A former Louisiana police officer will spend over six years in prison after he kicked a Black man whose hands were behind his back in the face while he thought a fellow officer’s body camera was turned off.
The Department of Justice announced a plea agreement between Jared Preston Desadier, a former Monroe Police Department officer, and the U.S. Attorney’s Office for the Western District of Louisiana for one count of deprivation of rights of a civilian under color of law on Dec. 7.
Under the deal, Desadier will serve six years and five months in prison and two years of supervised release for the assault of Timothy Williams in Ouachita Parish and trying to cover up that abuse.
“The defendant’s decision to callously abuse an arrestee when he thought he wasn’t being watched is an affront to the principles of honesty and integrity that our society expects from law enforcement,” Assistant Attorney General Kristen Clarke for the Justice Department’s Civil Rights Division said in a statement.
The 44-year-old officer and other MPD officers overheard an alarm go off while on duty a little after midnight on Apr. 21, 2020. They identified Williams as the suspect and conducted a field interview with him.
While he was being detained, the officers discovered Williams had drug paraphernalia and a fake plastic gun on his person, prompting him to take off running. The officers gave chase and about a block away, another MPD officer detained Williams, ordered him to lie on his stomach and surrender, and place his hands behind his back to be handcuffed.
Desadier ran up to the scene and asked the officer who was about to handcuff Williams if that officer’s bodycam was recording before he kicked him in the face, according to reports.
The footage shows Williams was wailing as the officer struck him with his foot. Police reports show Desadier asked the other officer “you hot” to which his colleague replied “no” before Desadier started brutalizing Williams.
Internal review documents obtained by News Star also report Desadier kicked the man in the head. Williams told police at the scene that Desadier knocked his teeth out, and he had to be treated at a nearby hospital “for lacerations.”
“Desadier responded by saying, ‘You fell and knocked your teeth out. You ran out of your shoes and fell on your face,'” the report reads.
During the trial, the officer admitted in court there was no justification for his assault on Williams, KSLA reports. Desadier said despite running, he never posted a threat to him, the other officer, or any other person on the scene at the time. He also admitted that he knew his actions were wrong.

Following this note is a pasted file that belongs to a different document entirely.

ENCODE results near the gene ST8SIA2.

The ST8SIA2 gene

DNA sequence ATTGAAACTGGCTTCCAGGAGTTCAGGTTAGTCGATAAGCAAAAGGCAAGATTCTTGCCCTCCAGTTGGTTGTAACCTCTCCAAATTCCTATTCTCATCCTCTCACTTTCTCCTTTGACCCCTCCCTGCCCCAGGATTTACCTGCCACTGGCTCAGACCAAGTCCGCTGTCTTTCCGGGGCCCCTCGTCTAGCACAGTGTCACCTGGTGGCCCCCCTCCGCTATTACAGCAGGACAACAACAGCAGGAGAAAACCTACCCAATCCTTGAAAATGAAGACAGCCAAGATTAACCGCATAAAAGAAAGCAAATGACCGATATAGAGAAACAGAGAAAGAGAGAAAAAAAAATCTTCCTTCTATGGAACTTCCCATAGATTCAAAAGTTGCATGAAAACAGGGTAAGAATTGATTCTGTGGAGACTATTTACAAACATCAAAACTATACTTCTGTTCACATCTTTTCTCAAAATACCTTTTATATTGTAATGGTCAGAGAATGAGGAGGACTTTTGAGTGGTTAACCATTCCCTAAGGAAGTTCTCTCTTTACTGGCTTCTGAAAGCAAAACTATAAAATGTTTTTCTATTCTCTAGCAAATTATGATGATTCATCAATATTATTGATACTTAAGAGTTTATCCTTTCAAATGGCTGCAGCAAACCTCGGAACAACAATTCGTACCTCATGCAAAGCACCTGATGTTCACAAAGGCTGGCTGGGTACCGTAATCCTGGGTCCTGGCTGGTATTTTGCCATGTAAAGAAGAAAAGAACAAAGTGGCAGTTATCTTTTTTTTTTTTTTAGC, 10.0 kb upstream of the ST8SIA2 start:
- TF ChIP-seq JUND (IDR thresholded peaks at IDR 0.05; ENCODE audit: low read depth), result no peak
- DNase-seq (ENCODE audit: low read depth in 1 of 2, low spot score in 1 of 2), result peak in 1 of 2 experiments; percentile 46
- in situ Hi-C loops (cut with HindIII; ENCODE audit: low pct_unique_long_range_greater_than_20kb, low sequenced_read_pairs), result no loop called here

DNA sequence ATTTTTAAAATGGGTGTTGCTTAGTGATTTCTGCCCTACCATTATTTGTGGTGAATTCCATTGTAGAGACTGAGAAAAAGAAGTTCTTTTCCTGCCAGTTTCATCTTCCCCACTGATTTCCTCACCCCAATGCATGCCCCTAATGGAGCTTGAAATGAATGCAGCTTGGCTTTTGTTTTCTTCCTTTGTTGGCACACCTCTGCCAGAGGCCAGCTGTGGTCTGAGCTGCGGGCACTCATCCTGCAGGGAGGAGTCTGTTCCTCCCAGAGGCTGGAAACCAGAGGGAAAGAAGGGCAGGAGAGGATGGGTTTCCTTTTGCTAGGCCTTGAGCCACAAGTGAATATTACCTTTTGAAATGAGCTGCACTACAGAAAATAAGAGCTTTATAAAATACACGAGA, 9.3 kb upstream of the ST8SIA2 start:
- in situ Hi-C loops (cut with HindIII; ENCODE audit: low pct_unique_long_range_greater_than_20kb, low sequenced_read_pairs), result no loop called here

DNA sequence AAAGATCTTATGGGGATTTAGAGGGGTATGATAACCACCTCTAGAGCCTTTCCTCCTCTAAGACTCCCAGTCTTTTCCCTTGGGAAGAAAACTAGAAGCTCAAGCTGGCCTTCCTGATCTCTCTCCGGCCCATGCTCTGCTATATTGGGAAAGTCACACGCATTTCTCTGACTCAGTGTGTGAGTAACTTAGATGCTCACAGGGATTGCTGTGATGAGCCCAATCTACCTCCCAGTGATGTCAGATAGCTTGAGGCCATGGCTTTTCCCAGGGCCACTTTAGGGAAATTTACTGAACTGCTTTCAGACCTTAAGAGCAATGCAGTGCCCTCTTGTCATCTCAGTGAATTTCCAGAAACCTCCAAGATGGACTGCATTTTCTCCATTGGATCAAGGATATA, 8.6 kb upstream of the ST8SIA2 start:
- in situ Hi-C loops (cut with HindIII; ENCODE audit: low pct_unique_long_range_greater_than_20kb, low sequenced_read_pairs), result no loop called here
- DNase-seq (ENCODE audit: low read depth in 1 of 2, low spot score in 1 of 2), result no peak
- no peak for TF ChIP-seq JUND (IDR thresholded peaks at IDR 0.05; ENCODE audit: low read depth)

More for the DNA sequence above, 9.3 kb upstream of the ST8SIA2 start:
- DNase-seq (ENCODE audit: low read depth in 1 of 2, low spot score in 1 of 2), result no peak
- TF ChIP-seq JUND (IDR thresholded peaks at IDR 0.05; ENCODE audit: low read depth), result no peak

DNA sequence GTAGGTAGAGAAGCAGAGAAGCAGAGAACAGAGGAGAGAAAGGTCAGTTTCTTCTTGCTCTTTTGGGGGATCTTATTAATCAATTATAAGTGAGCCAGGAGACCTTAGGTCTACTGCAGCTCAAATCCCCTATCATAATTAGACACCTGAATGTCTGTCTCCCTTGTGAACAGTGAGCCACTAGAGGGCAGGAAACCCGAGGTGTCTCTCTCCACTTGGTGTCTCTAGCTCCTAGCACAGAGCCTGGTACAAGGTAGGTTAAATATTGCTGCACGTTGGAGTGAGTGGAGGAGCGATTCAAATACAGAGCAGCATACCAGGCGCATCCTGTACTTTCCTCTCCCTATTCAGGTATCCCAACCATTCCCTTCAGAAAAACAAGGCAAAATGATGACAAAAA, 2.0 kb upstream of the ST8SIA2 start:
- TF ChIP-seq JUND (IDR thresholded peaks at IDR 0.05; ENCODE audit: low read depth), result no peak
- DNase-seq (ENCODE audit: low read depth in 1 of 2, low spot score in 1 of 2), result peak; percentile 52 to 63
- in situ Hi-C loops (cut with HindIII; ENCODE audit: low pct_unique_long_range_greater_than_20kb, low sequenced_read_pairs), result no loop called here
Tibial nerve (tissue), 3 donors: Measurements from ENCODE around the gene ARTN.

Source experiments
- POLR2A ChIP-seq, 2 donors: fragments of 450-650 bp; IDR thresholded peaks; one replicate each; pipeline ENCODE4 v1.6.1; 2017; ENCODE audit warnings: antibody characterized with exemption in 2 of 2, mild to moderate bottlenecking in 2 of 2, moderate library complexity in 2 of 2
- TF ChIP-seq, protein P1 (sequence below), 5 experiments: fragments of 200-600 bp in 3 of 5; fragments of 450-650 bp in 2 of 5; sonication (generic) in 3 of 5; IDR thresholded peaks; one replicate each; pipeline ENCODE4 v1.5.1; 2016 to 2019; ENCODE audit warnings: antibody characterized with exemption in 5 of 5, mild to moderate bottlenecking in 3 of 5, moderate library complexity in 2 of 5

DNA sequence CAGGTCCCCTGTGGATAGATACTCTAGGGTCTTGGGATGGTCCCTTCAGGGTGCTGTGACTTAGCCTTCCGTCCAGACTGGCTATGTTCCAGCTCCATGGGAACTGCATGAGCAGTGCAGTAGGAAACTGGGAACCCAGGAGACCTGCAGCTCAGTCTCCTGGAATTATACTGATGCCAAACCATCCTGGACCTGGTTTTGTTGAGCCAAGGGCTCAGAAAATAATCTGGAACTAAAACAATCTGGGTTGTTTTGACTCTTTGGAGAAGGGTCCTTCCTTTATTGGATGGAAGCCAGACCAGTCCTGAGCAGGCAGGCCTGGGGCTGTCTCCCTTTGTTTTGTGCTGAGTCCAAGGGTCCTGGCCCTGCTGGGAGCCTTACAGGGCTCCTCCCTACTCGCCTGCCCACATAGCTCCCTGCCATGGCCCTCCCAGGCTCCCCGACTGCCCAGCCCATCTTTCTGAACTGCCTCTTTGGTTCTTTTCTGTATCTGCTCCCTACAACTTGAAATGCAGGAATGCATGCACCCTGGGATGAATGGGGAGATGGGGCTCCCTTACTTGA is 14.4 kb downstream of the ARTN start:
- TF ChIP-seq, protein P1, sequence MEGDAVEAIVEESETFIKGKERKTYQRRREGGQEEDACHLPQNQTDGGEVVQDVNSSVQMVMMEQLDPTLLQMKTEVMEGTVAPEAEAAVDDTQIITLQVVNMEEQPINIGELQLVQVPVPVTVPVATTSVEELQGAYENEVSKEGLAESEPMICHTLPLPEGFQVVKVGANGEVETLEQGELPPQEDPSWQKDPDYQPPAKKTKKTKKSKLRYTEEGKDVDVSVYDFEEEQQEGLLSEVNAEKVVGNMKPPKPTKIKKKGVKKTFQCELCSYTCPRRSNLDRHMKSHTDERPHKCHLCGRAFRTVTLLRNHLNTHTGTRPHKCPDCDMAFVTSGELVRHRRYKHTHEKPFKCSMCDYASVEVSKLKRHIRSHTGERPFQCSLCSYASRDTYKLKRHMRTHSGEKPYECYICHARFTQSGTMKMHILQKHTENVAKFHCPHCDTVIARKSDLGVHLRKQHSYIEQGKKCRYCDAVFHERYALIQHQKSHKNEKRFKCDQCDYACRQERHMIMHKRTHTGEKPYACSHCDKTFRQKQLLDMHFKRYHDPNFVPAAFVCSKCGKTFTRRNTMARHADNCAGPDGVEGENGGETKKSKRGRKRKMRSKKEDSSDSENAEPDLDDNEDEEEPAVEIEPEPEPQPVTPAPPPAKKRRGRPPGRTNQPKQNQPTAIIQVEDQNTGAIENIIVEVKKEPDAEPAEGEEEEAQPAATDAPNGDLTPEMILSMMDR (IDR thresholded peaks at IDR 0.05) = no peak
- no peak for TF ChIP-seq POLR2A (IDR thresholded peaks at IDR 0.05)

“This sentence makes clear that the Department of Justice will aggressively investigate and prosecute any officer who believes that the Constitution only applies when the cameras are on,” DOJ’s Clarke said.
Monroe Police Department Chief of Police Victor Zordan, who wasn’t the top cop in Monroe when Desadier was fired over the incident, said he respects the decision of the courts.
“Misuse and abuse of power will not be tolerated at the Monroe Police Department,” the chief said. “We are striving to rebuild trust in the community with our officers and egregious actions like Desadier exhibited make that more difficult not only in Monroe but across the country.”
Williams sued the city of Monroe, the police department, and two officers involved in the incident in April 2021, court records show. This federal civil lawsuit is yet to be settled.
Donecia Banks-Miley, Williams’ attorney, representing him in the civil case, applauded the Justice Department’s decision, saying it was “another step in the right direction.”
“We have a long road ahead of us as we continue to fight in civil court, but we will not give up and will remain hopeful for justice for Timothy Williams and other police brutality victims,” she said.
The Justice Department believes this case is just another example of their commitment to protecting citizens from cops who misuse their power and hoping that prosecuting these types of crimes will increase “the public’s trust in law enforcement.
All Americans expect law enforcement officers to continuously abide by the law,” said U.S. Attorney Brandon B. Brown.
“The bedrock of officer and citizen engagement is for the officer to, without exception, act professionally with a goal of deescalating tense situations,” Brown continued. “Here, this defendant instead decided to criminally escalate the situation by unnecessarily battering the victim. Prosecuting offenses such as these not only benefit society but also law enforcement because bad police officers who cast a black eye on the profession are eradicated from the law enforcement community.”